In the early 17th century, thousands of English Puritans settled in North America, mainly in New England. Many believed the Church of England had been insufficiently reformed, retaining too much of its Roman Catholic doctrine, and wished to separate from the church. Called “separatists,” these Pilgrims established the Plymouth Colony in 1620.
Another group of Puritans, with a charter from the Massachusetts Bay Company, left England searching for a place to practice their religion freely in 1630. Like the Pilgrims, these Puritans were English Protestants who believed that the Church of England’s reforms did not go far enough. However, this group did not break with the Church of England but instead sought to reform it.
They founded the Massachusetts Bay Colony (in present-day Boston) to establish a new, pure Christian commonwealth north of the Plymouth Colony. More colonies would be established in Connecticut – the Saybrook Colony in 1635, the Connecticut Colony in 1636, and the New Haven Colony in 1638. The Colony of Rhode Island and Providence Plantations was established by settlers expelled from the Massachusetts Bay Colony because of their unorthodox religious opinions in 1836. Puritans were also active in New Hampshire before it became a crown colony in 1691.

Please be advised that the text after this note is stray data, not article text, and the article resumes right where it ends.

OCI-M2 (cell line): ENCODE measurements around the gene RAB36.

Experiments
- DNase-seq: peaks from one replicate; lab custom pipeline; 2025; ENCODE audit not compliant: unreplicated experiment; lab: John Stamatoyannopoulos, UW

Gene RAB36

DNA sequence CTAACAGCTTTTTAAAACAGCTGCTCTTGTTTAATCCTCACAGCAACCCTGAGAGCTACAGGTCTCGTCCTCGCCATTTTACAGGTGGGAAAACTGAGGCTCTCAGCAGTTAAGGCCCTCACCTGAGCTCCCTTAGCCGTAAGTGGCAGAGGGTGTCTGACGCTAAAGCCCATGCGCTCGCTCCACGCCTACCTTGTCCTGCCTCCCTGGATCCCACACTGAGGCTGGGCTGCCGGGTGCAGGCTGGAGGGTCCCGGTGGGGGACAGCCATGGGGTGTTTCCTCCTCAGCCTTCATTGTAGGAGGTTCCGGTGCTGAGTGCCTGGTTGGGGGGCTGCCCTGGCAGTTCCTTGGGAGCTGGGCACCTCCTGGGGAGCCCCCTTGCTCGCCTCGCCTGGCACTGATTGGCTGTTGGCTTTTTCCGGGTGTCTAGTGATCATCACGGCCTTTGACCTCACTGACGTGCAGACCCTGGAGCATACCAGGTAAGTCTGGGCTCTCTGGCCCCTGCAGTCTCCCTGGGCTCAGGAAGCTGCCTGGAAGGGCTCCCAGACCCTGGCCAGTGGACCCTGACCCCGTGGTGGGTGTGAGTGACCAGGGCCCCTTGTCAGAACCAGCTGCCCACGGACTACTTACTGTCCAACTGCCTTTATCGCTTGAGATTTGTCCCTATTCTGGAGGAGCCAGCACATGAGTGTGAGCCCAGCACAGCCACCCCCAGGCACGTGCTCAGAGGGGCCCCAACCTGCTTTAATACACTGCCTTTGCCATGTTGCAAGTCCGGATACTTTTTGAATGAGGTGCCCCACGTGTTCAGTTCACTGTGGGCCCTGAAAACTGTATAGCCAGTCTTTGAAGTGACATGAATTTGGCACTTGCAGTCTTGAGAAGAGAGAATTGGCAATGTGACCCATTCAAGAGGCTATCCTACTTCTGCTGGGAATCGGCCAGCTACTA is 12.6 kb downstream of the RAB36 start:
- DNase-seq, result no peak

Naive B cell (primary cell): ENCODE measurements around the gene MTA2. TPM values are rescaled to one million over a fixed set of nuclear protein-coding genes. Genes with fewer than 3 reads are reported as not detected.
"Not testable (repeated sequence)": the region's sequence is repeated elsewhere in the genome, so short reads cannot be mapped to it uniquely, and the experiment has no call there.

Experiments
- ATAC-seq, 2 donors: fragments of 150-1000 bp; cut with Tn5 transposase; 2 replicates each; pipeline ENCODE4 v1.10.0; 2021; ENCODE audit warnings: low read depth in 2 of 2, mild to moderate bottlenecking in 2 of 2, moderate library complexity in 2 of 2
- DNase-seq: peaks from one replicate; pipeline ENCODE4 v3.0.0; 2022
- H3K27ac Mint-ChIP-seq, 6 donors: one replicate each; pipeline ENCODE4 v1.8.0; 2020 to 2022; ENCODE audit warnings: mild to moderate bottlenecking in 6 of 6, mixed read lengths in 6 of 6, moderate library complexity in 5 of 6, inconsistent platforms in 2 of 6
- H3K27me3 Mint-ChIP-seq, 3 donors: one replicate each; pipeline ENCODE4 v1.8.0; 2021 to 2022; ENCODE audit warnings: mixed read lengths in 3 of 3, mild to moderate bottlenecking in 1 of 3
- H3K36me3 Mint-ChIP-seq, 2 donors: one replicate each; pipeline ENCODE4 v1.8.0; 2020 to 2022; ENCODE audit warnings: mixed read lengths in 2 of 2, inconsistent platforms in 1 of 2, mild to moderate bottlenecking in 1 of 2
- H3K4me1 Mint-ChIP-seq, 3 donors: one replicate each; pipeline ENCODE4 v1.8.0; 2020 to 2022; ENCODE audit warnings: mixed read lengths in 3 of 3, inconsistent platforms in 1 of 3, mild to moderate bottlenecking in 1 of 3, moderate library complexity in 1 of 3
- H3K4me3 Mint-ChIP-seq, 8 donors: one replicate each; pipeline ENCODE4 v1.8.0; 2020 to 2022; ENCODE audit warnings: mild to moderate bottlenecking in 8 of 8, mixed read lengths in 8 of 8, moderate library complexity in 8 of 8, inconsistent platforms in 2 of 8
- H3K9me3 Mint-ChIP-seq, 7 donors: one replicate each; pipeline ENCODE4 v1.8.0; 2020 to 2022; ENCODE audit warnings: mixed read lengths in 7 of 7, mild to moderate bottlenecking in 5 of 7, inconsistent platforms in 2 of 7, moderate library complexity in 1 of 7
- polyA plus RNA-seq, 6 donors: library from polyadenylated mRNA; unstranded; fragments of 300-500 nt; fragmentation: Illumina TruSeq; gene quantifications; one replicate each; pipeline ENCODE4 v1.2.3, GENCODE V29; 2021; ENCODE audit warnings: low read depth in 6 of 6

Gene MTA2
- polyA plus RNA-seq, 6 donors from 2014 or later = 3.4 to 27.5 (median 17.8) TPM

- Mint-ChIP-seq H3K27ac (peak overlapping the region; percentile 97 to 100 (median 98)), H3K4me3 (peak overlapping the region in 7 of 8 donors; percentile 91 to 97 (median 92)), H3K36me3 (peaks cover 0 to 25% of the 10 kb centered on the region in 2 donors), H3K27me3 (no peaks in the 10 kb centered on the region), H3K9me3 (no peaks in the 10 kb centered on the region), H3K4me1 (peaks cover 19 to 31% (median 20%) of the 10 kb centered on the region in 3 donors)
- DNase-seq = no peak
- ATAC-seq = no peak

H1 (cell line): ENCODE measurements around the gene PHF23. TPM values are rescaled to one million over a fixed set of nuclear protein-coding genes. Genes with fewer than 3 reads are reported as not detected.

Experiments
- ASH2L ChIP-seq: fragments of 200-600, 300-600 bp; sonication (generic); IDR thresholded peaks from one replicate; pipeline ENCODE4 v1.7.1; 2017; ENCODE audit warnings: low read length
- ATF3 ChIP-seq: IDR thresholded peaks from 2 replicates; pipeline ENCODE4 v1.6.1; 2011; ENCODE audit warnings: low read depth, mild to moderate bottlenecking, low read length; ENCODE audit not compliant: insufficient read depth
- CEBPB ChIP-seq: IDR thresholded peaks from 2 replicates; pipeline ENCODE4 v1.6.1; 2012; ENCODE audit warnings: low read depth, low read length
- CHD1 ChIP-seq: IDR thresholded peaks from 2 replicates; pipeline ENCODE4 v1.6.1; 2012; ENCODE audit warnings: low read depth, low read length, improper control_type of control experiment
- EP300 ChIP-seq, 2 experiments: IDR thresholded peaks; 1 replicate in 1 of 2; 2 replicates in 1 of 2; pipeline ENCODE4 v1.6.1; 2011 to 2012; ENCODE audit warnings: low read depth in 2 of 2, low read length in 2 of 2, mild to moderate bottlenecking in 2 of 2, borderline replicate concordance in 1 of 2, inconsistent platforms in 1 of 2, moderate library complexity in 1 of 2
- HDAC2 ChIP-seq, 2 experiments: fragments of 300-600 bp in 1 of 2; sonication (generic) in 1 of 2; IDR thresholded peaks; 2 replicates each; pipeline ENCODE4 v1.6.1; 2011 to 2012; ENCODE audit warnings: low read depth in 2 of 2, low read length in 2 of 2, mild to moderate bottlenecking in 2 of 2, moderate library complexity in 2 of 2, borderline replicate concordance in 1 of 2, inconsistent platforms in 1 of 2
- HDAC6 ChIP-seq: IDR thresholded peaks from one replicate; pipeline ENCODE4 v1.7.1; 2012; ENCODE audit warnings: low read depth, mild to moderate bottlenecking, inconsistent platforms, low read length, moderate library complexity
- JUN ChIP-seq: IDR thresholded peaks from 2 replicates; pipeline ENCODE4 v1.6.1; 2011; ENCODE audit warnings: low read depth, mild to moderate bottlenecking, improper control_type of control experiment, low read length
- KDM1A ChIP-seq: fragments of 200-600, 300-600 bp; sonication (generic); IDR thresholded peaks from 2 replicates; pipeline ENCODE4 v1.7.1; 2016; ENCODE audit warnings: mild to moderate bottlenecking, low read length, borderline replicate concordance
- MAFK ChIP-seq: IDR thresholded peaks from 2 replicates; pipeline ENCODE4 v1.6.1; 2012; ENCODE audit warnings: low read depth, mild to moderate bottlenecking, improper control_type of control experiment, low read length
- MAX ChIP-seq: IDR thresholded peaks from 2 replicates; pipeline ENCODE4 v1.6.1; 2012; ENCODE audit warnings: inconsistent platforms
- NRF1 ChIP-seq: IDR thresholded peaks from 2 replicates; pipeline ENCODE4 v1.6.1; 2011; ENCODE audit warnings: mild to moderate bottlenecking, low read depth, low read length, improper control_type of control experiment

Most Puritans who migrated to North America came in 1630-1640 in what is known as the Great Migration. Primarily an exodus of families, over 13,000 men, women, and children sailed to Massachusetts.
Life was hard for the colonists in the New World, but they were free to worship as they chose. Their colonies were based on the Bible’s laws, and they believed that God would protect them if they obeyed religious laws. If they did not honor their obligations, they would be punished. Their church services were simple, and though they sang, all musical instruments were forbidden.
They also believed that God had chosen only a few people, “the elect,” for salvation, and the rest of humanity was condemned to eternal damnation. Because no one knew if they were saved or damned, they lived in a constant state of spiritual anxiety, searching for signs of God’s favor or anger.
Though the Puritans enjoyed the freedom of worship, the Puritan fathers had no tolerance for opposing religious or political views. It was not only individual salvation that mattered but also the welfare of the community. As a result, communities demanded religious conformity, and dissent was tolerated only within strict limits. The most famous dissidents within the Puritan community of Massachusetts Bay were Roger Williams and Anne Hutchinson, who were banished following disagreements over theology and policy.
Only Puritan men who were church members and owned land could vote for governor and representatives to the General Court. Women were not allowed to participate in government. The General Court made strict laws for the colony that governed crime, regulated business, and social relations, religious affairs and family relations, and even dictated dress.
Some of these laws included: